Jerry Lee Lewis: Rock & Roll Time

Videos by American Songwriter

Videos by American Songwriter

VZCD119

Jerry Lee Lewis
Rock & Roll Time
(Vanguard)
4 out of 5 stars

Now three albums into a comeback that began with 2006’s Last Man Standing duet set and continued with 2010’s Mean Old Man, Jerry Lee Lewis seems truly reinvigorated in his waning years. He’s pushing 80 but you’ll never be able to tell from the strutting, swaggering performances on this album.

Credit producers Steve Bing and veteran drummer Jim Keltner, both back from the previous release, for corralling an A list of sidemen (and one woman) to provide the killer with all the support he needs. Doyle Bramhall ll, Keith Richards, Ronnie Wood, Robbie Robertson, Nils Lofgren (on lap steel), Neil Young and Shelby Lynne all make appearances on this short, 31 minute batch of covers. Due to technology and superstar schedules, it’s doubtful many of these artists were in the same room with Lewis, in contrast to 1972’s similarly themed The Session, recorded in London. But that doesn’t hamper the wildly spirited music and sheer loose intensity at work here.

Even when the material falls into the “do we really need another version of this?” warhorse bucket like Chuck Berry’s “Promised Land” and “Little Queenie” along with Johnny Cash’s “Folsom Prison Blues,” Lewis attacks the oldies like a caged lion making them feel fresh, if not exactly new, again. But the majority of the selections dig deeper below the obvious into blues (a cool, tough Chicago shuffle on Bob Dylan’s obscure “Stepchild”), country (Kris Kristofferson’s reflective title track in addition to his “Here Comes that Rainbow Again”) and of course classic rock and roll (a roaring version of Fats Domino’s “Sick and Tired”). The rock solid rhythm section of Keltner and bassist Rick Rosas provides a malleable bottom that drives these songs.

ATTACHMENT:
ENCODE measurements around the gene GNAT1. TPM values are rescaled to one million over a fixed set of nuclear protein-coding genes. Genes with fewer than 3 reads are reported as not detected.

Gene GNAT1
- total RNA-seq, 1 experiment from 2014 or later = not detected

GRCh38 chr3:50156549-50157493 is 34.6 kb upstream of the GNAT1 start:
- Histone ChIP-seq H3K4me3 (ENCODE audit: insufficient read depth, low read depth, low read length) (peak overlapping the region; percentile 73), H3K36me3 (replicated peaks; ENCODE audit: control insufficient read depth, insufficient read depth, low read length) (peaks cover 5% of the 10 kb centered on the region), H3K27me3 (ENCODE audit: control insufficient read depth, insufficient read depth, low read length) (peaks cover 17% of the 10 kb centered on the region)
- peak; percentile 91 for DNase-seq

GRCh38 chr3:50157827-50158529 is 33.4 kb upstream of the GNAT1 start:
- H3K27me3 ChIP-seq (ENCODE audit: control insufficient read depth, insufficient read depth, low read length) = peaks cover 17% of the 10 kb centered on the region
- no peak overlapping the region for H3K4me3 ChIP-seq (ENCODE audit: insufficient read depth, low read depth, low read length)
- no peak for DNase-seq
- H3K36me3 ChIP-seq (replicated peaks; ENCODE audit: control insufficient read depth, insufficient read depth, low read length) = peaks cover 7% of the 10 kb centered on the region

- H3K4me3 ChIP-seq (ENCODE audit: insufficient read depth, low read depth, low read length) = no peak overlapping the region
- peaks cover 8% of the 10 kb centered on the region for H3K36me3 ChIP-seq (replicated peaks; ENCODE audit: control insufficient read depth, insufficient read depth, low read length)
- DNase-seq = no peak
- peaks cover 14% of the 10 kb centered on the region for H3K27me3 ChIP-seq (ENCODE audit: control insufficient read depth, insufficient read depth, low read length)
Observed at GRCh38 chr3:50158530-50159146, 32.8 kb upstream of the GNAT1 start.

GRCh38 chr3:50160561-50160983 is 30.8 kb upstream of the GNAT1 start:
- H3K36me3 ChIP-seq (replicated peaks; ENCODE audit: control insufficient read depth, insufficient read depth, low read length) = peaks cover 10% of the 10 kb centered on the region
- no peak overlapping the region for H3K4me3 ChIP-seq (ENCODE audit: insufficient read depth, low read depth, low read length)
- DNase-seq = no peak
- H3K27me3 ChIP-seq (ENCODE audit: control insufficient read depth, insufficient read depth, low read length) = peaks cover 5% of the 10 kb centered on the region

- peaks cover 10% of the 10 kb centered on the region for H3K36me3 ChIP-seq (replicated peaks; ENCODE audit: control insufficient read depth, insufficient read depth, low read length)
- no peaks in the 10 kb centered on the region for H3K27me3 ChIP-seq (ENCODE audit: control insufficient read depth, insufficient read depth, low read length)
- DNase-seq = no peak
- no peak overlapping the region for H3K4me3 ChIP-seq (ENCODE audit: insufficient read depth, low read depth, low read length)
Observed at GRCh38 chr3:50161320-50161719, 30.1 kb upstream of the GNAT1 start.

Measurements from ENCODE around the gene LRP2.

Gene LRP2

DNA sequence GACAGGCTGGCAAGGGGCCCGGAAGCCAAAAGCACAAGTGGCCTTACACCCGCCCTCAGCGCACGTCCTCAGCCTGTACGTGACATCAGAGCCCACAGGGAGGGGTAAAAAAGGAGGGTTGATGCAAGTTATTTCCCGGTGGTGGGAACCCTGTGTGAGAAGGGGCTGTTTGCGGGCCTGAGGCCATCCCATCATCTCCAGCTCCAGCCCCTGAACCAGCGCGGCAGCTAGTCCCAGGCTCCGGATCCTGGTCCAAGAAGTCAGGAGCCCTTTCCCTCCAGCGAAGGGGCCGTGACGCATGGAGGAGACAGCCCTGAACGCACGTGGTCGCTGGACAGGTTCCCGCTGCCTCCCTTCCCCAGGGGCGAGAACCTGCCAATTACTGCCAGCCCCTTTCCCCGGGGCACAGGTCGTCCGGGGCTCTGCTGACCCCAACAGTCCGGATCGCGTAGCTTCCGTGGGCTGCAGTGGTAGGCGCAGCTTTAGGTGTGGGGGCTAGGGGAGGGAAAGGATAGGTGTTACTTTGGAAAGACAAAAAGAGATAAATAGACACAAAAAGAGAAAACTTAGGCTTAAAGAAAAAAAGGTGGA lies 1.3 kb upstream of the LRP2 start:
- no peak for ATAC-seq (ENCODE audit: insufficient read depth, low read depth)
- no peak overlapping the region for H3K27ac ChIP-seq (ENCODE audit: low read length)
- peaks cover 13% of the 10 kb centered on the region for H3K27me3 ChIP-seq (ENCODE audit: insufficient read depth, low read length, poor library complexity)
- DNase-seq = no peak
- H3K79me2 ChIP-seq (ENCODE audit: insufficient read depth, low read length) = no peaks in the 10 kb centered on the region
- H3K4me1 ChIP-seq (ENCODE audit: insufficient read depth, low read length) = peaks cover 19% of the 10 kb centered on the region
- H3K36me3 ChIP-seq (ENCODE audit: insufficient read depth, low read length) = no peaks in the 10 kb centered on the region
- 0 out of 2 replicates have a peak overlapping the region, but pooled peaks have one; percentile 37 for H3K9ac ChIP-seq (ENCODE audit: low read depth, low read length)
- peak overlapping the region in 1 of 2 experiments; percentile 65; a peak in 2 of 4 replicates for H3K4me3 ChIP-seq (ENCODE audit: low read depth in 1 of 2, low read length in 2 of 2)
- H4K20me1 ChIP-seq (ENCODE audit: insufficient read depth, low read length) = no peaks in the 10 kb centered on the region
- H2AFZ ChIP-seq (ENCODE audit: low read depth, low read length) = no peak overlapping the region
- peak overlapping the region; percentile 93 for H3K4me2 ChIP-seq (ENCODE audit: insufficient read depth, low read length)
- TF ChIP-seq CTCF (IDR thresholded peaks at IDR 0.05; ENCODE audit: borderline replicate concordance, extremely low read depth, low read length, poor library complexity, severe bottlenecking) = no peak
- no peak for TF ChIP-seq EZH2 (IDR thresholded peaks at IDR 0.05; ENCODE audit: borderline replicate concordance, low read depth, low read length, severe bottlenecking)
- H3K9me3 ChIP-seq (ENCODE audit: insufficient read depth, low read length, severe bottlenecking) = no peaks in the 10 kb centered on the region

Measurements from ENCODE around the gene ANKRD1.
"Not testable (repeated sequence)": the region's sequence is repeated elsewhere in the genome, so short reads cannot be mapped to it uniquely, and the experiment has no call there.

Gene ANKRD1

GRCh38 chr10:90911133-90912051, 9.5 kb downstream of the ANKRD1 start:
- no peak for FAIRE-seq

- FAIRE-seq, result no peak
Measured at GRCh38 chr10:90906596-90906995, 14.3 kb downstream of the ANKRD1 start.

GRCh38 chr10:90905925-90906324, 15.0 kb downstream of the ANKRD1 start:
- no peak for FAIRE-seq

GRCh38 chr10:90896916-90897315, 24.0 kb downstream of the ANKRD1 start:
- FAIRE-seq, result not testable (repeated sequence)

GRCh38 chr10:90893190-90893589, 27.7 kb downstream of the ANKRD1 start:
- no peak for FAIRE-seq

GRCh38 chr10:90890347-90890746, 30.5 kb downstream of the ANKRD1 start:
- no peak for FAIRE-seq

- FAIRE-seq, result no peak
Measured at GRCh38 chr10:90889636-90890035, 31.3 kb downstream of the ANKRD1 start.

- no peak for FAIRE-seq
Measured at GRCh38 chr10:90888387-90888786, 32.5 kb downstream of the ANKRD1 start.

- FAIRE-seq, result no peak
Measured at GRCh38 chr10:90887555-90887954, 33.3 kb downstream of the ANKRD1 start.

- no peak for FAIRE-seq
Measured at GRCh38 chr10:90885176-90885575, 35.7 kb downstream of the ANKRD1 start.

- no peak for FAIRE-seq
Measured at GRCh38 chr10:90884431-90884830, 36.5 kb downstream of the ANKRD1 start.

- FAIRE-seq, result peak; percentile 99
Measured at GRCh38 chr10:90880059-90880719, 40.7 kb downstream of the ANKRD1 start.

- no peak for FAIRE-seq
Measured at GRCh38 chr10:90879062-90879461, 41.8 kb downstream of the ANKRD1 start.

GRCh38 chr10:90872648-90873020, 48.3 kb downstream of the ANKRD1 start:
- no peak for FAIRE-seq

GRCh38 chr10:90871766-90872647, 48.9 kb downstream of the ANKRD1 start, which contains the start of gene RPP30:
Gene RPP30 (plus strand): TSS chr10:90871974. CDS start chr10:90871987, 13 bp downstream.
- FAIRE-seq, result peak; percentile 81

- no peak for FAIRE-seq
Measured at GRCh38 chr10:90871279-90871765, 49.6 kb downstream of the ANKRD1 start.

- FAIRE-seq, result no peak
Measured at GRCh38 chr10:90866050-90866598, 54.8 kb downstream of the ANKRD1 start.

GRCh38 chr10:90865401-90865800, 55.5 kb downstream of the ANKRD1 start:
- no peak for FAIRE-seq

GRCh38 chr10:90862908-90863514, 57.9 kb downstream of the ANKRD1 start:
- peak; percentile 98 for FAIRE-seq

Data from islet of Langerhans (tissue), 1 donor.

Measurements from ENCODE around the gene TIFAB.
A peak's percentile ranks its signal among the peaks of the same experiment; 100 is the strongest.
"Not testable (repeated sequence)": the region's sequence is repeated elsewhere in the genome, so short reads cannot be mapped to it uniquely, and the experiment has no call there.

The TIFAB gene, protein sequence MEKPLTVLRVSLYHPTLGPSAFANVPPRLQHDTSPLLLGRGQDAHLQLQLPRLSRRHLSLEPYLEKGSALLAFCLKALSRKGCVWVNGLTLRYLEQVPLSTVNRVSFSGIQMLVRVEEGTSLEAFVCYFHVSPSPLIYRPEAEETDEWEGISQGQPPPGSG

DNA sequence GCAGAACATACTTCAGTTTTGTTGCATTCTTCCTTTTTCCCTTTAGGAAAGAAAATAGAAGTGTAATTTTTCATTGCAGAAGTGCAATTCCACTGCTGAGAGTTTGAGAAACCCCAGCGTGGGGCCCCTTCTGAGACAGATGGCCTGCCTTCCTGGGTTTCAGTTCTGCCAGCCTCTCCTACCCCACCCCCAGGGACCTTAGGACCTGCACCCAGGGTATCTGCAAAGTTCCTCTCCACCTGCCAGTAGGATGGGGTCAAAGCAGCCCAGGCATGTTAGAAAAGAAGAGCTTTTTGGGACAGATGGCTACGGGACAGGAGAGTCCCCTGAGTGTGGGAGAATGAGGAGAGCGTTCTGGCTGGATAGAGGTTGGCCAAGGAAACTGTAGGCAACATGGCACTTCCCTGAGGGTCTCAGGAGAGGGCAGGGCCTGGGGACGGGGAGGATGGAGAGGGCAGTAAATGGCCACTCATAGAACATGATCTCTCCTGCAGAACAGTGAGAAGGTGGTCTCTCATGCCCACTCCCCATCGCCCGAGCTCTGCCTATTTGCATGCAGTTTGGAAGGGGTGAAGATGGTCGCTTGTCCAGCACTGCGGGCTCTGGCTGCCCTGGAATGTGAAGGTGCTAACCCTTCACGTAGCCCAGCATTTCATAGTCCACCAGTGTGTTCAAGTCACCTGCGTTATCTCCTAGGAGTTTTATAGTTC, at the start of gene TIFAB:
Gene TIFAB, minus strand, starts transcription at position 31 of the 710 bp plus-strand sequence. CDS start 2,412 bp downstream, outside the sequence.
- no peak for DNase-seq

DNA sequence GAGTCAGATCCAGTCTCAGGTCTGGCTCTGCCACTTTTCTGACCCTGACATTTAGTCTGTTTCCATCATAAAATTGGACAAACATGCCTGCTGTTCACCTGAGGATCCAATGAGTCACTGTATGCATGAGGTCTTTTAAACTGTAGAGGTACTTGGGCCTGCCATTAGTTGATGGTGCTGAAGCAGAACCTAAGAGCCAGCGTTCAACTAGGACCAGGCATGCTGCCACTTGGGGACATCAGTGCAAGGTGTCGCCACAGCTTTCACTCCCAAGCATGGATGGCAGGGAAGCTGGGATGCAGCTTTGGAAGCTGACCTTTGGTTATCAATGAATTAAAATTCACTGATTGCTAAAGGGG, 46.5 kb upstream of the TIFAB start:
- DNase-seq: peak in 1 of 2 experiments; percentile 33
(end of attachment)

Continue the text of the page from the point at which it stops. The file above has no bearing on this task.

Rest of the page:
Still, this is all Lewis’ show. His piano playing may not be of the sizzling great balls of fire of yore, but it remains distinctive and lively. Likewise his singing has hardly changed, although there is a tinge of melancholy on the Lynne duet “Here Comes that Rainbow Again” and the reflective “Rock and Roll Time.”

Unlike other such projects that prop up ageing rockers with a surplus of headliners respectfully going through the motions, Lewis is totally in control as he cranks out these tunes with a fire and intensity that doesn’t seem to have dimmed despite his six decade career.

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